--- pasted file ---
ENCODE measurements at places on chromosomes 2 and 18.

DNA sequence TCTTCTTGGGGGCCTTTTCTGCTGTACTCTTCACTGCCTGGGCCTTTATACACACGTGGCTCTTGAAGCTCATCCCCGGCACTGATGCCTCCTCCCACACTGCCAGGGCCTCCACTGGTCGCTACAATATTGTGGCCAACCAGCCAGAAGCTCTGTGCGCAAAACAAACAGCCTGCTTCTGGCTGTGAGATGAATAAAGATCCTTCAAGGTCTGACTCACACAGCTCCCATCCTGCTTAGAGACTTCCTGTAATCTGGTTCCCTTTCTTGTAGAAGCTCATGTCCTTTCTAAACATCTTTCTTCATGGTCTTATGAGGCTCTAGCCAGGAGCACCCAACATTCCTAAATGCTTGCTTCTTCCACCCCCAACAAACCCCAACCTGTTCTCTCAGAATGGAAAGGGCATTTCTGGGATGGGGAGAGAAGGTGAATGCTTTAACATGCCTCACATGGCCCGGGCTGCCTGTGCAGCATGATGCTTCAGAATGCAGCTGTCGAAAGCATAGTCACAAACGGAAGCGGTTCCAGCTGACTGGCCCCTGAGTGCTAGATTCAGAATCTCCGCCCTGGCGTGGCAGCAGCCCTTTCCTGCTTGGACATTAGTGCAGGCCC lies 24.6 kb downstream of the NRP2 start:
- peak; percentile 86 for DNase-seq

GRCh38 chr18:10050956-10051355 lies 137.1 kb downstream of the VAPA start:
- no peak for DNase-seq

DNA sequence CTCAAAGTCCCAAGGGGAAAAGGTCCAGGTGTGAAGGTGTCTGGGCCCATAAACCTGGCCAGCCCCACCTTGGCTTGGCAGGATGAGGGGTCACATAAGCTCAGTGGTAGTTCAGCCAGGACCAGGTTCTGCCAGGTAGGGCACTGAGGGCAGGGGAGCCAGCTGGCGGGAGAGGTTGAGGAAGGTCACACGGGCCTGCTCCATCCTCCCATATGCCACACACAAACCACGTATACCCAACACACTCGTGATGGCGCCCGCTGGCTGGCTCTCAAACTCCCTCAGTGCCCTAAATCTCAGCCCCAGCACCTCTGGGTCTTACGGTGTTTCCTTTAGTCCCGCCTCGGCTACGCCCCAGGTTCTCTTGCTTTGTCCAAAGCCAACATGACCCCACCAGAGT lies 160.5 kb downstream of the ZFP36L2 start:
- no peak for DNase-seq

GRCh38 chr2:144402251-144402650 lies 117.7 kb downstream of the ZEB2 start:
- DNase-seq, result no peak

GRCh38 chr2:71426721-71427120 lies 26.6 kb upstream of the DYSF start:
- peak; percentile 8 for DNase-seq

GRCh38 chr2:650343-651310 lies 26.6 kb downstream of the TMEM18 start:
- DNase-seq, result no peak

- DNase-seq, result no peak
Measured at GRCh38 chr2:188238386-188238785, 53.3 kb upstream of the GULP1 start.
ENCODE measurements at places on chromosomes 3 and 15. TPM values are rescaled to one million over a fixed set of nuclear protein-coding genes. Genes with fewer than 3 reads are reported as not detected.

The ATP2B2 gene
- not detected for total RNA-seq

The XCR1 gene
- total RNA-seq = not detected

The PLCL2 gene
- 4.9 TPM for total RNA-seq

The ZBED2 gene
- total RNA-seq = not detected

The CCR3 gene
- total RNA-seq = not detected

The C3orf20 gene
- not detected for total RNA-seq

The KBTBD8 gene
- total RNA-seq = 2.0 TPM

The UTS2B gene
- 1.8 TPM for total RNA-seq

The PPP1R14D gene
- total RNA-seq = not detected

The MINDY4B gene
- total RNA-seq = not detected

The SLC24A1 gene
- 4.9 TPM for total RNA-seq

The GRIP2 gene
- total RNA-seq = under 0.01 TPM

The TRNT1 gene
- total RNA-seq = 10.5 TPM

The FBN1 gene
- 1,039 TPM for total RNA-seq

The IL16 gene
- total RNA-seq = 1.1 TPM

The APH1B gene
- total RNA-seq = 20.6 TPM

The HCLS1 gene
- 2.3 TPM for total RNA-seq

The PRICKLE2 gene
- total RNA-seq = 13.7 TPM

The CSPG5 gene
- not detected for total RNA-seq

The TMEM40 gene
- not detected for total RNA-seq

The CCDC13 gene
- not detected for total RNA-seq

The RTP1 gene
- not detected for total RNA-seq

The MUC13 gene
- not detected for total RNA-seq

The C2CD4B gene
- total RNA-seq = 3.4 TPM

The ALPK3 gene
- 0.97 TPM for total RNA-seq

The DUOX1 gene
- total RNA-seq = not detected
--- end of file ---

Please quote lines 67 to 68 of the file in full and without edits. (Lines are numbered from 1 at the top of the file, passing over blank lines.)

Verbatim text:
The DUOX1 gene
- total RNA-seq = not detected